Langrisser, too, spawned many sequels, none of which were brought to North America.Langrisser set itself apart from other tactical RPGs in its time with larger-scale battles, where the player could control over thirty units at one time and fight against scores of enemies.Battles have specific winning conditions, such as defeating all enemies or surviving a certain number of turns, that the player must accomplish before the next map will become available.In between battles, players can access their characters to equip them, change classes, train them, depending on the game.
Like standard RPGs, the player typically controls a finite party and battles a similar number of enemies. But this genre incorporates strategic gameplay such as tactical movement on an isometric grid.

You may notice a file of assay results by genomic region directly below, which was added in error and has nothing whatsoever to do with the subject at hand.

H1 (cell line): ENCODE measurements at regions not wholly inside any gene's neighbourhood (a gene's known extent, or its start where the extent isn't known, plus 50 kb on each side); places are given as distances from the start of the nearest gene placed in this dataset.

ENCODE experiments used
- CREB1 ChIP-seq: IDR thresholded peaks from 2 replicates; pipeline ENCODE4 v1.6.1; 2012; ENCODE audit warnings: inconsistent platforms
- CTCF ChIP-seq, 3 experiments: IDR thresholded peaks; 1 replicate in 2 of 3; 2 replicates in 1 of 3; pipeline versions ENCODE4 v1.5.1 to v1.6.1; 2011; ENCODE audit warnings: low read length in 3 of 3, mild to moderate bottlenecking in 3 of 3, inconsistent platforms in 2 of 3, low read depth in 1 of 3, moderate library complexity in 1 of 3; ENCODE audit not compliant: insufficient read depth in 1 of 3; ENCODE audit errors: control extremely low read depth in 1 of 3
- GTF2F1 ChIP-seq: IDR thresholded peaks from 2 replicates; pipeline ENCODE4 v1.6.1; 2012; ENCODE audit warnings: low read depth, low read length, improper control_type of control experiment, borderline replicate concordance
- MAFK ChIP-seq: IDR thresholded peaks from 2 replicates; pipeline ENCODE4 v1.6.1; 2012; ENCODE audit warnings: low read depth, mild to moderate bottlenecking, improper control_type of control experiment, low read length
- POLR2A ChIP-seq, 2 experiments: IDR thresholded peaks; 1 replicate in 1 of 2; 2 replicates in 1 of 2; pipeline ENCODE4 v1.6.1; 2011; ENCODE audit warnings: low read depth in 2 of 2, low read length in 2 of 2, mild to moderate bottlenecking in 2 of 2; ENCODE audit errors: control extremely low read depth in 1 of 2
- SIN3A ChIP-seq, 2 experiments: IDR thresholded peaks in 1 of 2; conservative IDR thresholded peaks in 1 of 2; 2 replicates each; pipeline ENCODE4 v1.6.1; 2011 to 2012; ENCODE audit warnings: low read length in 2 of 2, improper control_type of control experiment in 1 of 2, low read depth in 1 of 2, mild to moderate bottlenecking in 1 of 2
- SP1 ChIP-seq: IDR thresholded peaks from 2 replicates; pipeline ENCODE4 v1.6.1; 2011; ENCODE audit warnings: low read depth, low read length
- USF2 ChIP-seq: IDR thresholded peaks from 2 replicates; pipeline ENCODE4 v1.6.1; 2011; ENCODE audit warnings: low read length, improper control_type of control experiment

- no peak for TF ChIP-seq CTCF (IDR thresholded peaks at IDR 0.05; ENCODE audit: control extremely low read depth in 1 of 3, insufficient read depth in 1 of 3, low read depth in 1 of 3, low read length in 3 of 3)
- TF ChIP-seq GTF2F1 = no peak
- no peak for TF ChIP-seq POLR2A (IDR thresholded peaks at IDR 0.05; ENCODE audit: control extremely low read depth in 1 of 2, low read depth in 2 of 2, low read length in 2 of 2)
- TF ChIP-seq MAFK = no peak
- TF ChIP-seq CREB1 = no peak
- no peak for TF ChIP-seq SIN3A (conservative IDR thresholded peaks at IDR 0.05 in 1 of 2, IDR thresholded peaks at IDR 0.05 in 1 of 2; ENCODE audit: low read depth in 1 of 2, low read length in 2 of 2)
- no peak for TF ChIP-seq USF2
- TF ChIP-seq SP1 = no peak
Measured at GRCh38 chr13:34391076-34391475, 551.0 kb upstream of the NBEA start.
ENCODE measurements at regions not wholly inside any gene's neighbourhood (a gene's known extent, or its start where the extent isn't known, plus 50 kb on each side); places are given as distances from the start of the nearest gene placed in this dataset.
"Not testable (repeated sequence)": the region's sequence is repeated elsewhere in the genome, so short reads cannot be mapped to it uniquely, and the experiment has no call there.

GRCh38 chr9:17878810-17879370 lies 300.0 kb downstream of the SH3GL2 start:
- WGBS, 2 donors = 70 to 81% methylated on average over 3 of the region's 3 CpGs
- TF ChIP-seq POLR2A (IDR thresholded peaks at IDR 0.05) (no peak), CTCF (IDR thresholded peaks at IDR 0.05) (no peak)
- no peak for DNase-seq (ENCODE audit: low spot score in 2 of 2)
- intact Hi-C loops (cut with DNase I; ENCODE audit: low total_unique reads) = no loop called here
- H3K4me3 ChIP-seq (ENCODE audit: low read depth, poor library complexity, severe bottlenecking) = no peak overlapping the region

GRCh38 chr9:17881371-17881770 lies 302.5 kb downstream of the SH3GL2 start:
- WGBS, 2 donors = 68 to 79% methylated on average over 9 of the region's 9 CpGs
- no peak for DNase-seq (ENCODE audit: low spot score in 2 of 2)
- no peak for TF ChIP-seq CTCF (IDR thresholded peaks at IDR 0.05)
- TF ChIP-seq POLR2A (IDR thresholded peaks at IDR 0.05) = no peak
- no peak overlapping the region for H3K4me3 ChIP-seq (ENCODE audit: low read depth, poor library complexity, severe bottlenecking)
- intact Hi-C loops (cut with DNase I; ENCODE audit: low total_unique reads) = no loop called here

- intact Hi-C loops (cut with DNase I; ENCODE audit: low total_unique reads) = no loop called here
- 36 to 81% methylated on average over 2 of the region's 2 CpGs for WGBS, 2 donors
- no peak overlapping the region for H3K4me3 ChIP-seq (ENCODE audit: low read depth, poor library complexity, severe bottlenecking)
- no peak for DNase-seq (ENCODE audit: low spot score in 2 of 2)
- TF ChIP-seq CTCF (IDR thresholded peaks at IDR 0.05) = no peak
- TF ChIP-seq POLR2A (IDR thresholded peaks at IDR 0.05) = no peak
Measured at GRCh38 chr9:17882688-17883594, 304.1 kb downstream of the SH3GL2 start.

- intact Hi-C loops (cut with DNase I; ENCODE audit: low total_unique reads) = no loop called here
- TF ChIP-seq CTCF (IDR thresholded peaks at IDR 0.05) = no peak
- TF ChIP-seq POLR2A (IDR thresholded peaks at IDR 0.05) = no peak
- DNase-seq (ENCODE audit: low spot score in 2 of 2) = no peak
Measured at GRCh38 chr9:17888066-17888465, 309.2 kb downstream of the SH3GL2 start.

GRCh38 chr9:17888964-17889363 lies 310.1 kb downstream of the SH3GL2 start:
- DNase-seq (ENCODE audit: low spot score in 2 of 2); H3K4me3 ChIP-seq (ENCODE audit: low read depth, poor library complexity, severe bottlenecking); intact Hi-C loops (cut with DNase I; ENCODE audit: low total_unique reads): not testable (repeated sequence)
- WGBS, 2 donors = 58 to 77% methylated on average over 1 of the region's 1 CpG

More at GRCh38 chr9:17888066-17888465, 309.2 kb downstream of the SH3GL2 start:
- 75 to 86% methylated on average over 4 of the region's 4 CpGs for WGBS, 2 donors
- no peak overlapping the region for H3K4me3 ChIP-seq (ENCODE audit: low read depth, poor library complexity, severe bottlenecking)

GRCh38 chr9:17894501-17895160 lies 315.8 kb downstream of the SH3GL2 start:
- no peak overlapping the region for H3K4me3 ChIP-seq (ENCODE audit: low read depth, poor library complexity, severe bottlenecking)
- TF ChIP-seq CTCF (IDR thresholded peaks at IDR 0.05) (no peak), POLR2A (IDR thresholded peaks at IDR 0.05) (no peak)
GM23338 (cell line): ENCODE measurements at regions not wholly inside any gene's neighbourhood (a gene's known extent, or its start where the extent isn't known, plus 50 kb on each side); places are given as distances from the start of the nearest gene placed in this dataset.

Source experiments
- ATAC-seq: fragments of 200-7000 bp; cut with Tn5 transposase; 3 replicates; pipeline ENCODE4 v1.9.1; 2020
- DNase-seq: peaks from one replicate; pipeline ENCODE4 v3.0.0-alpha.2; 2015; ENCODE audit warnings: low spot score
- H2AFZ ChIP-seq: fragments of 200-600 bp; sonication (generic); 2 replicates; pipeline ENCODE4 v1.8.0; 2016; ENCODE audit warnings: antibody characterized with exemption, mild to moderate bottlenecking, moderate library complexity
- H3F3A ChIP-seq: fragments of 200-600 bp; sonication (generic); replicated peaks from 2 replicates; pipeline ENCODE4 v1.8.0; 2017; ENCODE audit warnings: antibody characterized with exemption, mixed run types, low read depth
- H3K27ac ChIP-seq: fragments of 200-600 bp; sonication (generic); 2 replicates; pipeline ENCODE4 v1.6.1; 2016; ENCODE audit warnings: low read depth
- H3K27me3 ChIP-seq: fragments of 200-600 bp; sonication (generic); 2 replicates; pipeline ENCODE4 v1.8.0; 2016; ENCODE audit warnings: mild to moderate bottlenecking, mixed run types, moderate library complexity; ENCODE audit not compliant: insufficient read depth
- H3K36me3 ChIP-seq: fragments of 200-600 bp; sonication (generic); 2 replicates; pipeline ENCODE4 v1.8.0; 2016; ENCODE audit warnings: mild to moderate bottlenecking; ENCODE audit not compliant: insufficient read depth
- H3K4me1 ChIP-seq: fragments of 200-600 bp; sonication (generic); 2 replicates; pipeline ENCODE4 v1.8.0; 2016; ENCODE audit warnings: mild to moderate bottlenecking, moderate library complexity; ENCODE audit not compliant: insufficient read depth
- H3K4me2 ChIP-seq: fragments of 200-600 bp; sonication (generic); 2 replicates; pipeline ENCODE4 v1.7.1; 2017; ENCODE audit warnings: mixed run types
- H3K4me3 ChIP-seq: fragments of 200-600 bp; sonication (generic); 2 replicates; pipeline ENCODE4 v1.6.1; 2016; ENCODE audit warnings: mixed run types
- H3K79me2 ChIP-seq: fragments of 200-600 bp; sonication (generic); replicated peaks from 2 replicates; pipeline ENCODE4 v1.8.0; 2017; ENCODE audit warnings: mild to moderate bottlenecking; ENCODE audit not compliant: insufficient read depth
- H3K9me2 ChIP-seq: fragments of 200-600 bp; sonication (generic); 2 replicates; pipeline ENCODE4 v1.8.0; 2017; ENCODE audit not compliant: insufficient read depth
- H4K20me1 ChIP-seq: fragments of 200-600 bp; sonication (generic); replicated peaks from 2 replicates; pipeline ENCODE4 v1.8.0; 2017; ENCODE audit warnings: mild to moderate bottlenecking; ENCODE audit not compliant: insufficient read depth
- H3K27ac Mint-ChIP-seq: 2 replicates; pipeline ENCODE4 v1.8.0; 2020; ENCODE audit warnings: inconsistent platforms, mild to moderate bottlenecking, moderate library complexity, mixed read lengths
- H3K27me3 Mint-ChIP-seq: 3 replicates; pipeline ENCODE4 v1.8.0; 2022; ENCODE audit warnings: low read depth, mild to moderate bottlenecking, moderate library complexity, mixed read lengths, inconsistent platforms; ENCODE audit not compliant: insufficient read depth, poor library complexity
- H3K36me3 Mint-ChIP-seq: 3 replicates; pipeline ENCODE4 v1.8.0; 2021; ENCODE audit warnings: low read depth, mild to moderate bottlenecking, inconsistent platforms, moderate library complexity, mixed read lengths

Players are able to build and train characters to use in battle, utilizing different classes, including warriors and magic users, depending on the game.
Characters normally gain experience points from battle and grow stronger, and are awarded secondary experience points which can be used to advance in specific character classes.
Combining the basic concepts from games like Dragon Quest and simple turn-based strategy elements, Nintendo created a hit, which spawned many sequels and imitators.
It introduced unique features such as how the characters were not interchangeable pawns but each of them were unique, in terms of both class and stats, and how a character who runs out of hit points would usually remain dead forever.